The Heritage Arts Initiative (HAI) of the Centre for Cultural Heritage and Tourism Studies (CHATS) is led by a multidisciplinary team comprising of a cultural anthropologist, designer, art historian, folklorists, artists, technologists, conservation and tourism experts. Its aim is to research, document, digitize, generate awareness and help conserve South Indian murals and other heritage arts. HAI also encourages and enables indigenous artists and other culture bearers to preserve their tangible and intangible heritage and benefit from it. It seeks to create greater respect and value for heritage arts, crafts, other living cultural expressions and wisdoms of folk artists, craftspeople, traditional healers and other culture bearers.

Given the goal of cultural democracy for all and the aim of facilitating fair and equitable access to art and culture spaces in urban and rural areas and generating greater awareness, respect and value for their community’s art and cultural heritage among the village youth and adults, the centre launched the following under its Heritage Arts Initiative:

Concerned about the increasing loss of murals and other heritage arts, HAI art and cultural scholars have been researching and collaborating with designers, technologists, conservation and tourism experts in digitizing and creating awareness of the value of South Indian murals in the following Indian Digital Heritage (IDH) projects:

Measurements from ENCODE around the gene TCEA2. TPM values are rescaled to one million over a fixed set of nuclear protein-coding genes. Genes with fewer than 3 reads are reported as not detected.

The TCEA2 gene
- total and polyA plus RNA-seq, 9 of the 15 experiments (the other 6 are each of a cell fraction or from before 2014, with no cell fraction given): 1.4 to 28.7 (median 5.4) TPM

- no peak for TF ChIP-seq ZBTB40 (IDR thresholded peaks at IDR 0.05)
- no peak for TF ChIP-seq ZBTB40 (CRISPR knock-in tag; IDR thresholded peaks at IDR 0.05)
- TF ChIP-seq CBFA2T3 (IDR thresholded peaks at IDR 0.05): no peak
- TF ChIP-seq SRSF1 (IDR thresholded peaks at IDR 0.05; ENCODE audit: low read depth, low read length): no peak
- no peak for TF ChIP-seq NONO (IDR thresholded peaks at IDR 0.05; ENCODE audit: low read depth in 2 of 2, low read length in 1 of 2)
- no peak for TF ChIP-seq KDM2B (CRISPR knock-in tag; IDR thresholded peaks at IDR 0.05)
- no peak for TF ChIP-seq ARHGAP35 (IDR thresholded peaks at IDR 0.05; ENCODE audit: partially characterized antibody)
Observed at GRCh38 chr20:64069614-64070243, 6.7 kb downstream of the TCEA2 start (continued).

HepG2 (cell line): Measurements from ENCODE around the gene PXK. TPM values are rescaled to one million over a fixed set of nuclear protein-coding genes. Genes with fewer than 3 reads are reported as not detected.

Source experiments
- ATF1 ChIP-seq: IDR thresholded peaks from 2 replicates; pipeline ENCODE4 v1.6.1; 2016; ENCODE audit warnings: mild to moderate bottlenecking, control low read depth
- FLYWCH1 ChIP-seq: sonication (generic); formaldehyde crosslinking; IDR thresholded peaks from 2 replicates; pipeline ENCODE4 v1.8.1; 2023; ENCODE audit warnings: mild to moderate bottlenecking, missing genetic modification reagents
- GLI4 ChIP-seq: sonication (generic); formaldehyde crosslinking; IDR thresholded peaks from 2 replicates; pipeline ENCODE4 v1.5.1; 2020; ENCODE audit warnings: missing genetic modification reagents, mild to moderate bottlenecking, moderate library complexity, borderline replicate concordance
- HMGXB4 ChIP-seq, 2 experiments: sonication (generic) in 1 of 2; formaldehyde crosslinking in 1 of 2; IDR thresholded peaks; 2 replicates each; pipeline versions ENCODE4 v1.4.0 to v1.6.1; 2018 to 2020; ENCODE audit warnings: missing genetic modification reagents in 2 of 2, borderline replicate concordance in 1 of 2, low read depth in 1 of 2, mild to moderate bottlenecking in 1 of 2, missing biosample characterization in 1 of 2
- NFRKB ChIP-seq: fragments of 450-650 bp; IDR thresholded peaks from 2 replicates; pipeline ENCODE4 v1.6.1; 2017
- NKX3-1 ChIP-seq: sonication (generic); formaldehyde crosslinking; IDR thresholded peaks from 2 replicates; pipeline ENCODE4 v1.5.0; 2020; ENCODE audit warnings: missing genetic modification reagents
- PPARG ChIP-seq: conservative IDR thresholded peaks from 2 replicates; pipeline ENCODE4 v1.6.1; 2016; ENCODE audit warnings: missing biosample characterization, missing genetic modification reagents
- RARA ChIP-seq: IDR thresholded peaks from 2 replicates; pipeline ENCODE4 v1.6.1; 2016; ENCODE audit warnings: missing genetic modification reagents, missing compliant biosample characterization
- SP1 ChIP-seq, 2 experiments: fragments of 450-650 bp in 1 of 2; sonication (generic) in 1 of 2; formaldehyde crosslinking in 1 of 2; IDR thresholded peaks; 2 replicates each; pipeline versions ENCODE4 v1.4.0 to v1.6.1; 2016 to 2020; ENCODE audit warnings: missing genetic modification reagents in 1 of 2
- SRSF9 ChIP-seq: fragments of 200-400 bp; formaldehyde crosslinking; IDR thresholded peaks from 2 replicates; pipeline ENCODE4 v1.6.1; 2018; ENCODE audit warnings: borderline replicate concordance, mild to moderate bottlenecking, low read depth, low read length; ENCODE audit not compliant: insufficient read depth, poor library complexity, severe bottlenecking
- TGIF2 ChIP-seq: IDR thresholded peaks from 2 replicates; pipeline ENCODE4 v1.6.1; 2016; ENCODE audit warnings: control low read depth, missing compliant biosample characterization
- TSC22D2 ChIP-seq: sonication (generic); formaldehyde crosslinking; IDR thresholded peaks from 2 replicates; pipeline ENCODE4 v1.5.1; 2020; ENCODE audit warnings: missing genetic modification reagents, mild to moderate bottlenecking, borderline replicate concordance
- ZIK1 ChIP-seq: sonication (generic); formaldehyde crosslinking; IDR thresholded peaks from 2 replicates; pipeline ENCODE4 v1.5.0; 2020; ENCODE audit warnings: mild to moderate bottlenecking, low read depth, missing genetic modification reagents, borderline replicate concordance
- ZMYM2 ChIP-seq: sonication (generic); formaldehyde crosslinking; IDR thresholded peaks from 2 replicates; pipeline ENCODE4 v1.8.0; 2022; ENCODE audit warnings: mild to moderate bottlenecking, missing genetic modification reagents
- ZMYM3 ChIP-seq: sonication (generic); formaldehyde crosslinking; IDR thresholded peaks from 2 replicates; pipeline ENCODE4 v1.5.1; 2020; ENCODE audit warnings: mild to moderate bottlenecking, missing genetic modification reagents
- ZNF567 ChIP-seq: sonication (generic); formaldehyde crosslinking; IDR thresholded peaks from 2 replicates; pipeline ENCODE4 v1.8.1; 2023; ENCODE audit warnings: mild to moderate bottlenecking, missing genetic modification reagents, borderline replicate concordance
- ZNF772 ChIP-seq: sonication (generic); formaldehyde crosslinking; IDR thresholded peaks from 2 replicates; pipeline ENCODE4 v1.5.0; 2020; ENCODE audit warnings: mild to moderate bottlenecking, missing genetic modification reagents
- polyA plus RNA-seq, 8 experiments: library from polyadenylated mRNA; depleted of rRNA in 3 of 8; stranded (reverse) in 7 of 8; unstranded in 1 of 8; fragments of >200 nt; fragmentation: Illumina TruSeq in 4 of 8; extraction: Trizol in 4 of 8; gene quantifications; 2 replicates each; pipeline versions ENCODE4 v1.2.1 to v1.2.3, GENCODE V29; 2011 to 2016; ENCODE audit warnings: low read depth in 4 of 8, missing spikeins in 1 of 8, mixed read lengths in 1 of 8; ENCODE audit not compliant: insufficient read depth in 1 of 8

• IDH Vijayanagara Murals project (2011-2015): Research and digital archival of the tangible and intangible heritage of Vijayanagara and post Vijayanagara mural paintings in South India.
  • IDH knowledge Bank (2014-2016): This collaborative project with National Institute for Advanced Studies which compiles, curates and archives 20+ digital heritage projects that are part of the cross disciplinary multi-institutional Indian Digital Heritage initiative supported by the Department of Science and Technology, Government of India is being executed by the multidisciplinary HAI team at IIACD.

The representation, organization and investigation of knowledge-bearing artifacts documented, annotated, narrated and digitized in both these IDH projects are enabled by multi-disciplinary methodologies of Digital Humanities.